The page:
Energy generation economy will require evolution - WOWK 13 Charleston, Huntington WV News, Weather, Sports

Energy generation economy will require evolution

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  • Wider lens necessary for effective education

    Wider lens necessary for effective education

    Friday, July 25 2014 6:00 AM EDT2014-07-25 10:00:24 GMT
    We say it often, but if West Virginia is going to reach its enormous potential, we will need a dynamic, robust educational system that challenges and prepares our people for the rigors of life in the 21st century.
    We say it often, but if West Virginia is going to reach its enormous potential, we will need a dynamic, robust educational system that challenges and prepares our people for the rigors of life in the 21st century.
  • Can we be realistic on roads?

    Can we be realistic on roads?

    Friday, July 18 2014 7:00 AM EDT2014-07-18 11:00:54 GMT
    Building and maintaining roads should not be a political issue. In fact, it should be pretty straightforward. Potholes need filled, drainage ditches need cleaned, the highways need striped — while it might be painstaking and expensive, the overall concept is pretty simple.
    Building and maintaining roads should not be a political issue. In fact, it should be pretty straightforward. Potholes need filled, drainage ditches need cleaned, the highways need striped — while it might be painstaking and expensive, the overall concept is pretty simple.
  • Looking the other way perpetuates criminal politics

    Looking the other way perpetuates criminal politics

    Friday, July 11 2014 10:46 AM EDT2014-07-11 14:46:55 GMT
    Former Mingo County Prosecutor Michael Sparks has been sentenced to 12 months in prison for his role in a political scheme that has dominated headlines for nearly a year and shined a bright light on one part of the state’s tangled web of public corruption.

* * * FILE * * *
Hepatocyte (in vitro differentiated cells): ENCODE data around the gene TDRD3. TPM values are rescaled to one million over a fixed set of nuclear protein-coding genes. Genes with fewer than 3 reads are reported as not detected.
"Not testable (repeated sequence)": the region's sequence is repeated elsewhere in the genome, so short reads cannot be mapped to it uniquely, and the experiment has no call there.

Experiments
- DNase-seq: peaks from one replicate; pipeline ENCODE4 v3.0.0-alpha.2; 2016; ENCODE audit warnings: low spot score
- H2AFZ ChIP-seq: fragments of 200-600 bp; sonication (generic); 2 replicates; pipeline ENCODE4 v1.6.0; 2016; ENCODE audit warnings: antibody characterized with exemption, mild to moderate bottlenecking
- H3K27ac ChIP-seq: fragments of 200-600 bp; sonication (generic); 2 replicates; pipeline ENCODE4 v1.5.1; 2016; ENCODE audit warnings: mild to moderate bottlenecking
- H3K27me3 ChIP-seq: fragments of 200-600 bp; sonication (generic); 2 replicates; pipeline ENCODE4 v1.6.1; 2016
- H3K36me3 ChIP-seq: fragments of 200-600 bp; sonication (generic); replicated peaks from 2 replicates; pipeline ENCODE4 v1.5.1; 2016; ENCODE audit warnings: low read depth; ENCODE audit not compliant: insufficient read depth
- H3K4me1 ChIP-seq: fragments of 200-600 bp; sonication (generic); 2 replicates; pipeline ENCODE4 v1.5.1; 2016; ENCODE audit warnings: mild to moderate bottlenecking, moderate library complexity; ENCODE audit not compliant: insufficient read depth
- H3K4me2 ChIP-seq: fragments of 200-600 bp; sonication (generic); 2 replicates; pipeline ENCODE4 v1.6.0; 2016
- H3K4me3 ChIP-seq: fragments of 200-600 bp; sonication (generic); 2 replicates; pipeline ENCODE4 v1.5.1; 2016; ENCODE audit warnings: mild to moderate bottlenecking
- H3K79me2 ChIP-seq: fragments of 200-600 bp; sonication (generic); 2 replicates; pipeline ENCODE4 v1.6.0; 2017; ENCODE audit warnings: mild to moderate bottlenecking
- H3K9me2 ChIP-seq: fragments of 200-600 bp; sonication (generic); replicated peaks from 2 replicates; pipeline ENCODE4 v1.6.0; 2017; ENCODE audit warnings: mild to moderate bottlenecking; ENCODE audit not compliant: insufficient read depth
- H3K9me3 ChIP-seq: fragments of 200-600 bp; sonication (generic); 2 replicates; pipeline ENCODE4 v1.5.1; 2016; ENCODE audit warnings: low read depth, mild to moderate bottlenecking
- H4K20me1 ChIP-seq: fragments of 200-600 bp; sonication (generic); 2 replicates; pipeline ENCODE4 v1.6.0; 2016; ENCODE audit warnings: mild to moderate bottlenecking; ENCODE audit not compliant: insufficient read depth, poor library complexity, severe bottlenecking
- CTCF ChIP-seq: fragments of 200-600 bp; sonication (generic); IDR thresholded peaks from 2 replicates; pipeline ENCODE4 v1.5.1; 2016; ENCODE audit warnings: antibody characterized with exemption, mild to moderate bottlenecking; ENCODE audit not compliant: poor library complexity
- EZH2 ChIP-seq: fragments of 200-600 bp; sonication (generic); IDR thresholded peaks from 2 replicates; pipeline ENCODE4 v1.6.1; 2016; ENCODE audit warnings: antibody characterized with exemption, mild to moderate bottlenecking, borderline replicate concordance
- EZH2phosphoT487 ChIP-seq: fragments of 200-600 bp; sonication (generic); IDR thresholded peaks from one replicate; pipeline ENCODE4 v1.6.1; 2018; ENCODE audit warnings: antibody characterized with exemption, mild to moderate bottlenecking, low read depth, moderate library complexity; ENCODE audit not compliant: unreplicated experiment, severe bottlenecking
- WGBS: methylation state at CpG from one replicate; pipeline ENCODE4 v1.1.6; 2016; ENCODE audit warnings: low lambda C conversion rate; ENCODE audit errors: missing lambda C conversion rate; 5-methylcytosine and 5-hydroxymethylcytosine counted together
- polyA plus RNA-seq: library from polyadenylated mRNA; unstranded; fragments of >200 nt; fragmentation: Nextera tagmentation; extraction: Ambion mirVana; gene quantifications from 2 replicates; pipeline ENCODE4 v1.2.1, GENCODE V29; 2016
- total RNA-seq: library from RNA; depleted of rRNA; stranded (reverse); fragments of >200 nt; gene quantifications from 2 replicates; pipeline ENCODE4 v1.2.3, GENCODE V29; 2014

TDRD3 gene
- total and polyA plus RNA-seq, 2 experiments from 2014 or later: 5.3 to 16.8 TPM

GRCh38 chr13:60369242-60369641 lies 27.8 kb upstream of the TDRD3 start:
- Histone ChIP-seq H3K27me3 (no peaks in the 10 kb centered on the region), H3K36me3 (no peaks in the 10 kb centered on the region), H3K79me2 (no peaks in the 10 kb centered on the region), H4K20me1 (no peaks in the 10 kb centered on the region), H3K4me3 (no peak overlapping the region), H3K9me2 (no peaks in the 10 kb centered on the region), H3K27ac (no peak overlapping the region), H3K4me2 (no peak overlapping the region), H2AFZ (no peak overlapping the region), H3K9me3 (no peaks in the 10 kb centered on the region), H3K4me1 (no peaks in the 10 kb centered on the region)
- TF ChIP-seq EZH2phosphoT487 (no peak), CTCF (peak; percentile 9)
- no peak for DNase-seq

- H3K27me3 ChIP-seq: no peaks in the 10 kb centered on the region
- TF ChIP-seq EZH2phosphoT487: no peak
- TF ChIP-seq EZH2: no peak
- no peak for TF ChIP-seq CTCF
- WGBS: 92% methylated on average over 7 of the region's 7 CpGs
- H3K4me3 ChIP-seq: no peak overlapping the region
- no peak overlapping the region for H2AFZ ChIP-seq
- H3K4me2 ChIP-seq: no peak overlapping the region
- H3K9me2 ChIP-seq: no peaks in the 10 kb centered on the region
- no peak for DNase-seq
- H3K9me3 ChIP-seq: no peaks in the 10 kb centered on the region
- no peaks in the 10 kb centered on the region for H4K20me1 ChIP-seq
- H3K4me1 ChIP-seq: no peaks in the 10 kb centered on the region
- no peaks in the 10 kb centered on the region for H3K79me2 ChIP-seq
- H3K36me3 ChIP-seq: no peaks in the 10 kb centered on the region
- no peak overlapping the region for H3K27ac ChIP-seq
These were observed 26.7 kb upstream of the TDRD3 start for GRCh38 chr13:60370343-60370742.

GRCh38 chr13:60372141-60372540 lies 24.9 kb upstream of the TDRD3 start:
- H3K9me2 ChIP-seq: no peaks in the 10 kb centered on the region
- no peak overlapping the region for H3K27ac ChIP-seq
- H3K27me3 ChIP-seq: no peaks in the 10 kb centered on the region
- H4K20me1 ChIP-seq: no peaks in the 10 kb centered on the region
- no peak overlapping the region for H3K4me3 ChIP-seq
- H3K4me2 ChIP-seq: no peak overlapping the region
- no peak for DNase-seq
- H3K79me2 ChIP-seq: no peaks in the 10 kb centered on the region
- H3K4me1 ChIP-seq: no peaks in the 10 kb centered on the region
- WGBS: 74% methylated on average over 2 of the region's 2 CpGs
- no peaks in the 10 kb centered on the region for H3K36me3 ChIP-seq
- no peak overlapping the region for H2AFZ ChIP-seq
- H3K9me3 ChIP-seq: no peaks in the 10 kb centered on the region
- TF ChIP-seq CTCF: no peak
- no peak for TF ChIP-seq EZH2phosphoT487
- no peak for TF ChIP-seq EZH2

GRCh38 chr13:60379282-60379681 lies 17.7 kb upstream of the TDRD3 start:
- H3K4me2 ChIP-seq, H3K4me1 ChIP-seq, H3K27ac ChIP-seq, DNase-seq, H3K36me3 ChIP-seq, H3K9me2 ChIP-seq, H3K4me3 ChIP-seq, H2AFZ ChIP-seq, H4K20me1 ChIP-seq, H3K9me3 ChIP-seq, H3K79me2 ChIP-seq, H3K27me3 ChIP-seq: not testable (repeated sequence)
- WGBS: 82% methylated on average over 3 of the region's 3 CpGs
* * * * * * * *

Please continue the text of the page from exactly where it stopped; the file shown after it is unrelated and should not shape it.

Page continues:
Former Mingo County Prosecutor Michael Sparks has been sentenced to 12 months in prison for his role in a political scheme that has dominated headlines for nearly a year and shined a bright light on one part of the state’s tangled web of public corruption.

The U.S. Supreme Court on Monday handed down an interesting decision in terms of what the Environmental Protection Agency can and cannot do in terms of reducing emissions at power plants and factories.

Experts have said the federal agency got 80 percent of what it wanted in this case, but some in West Virginia are touting it as a victory. That remains to be seen, but what has not and will not change is the fact that we must become an energy leader and a state with a more diverse economy.

Coal is cheap and reliable and it will be in our nation’s energy-creation mix for years to come. Our state is at the forefront of natural gas exploration. The question becomes: How do we learn from the past and harness this growth? Part of this dynamic will be developing and implementing clean, environmentally-conscious ways to utilize these resources. Some may scoff at that notion and they’re right to be cynical, but we also have to be realistic. Viability means looking forward. We cannot predict the future, but those in power see climate change as a threat and we must be cognizant of that. Whether they are correct or not is far from settled science, but the sentiment is not going to change anytime soon. For us to compete in the modern economy of energy generation, then we must be willing to evolve and grow.

We also must be willing to look beyond natural resources. We must be a state that welcomes investment at every level and of every stripe. We have a dedicated workforce that, when given a chance, can compete with anybody. Toyota Motor Manufacturing West Virginia, a place often lauded for its efficiency, is solid proof of what we can do. Yet Toyota and others like it are outliers. They operate outside of a broken system. If we want to help this state achieve its potential, then we must have a fair and equitable tax system for all, not just a select few. We need courts that put justice and fairness above all else. And, perhaps most importantly, we need schools that prepare our young people for life in the 21st Century and give them the tools to succeed in a global economy. Our first step is using 2014 to elect men and women to public office who understand these concepts are not afraid to challenge the status quo.

What the EPA does or how we’re treated by the federal government is out of our control. If we want a better West Virginia, then it’s up to us to make it happen.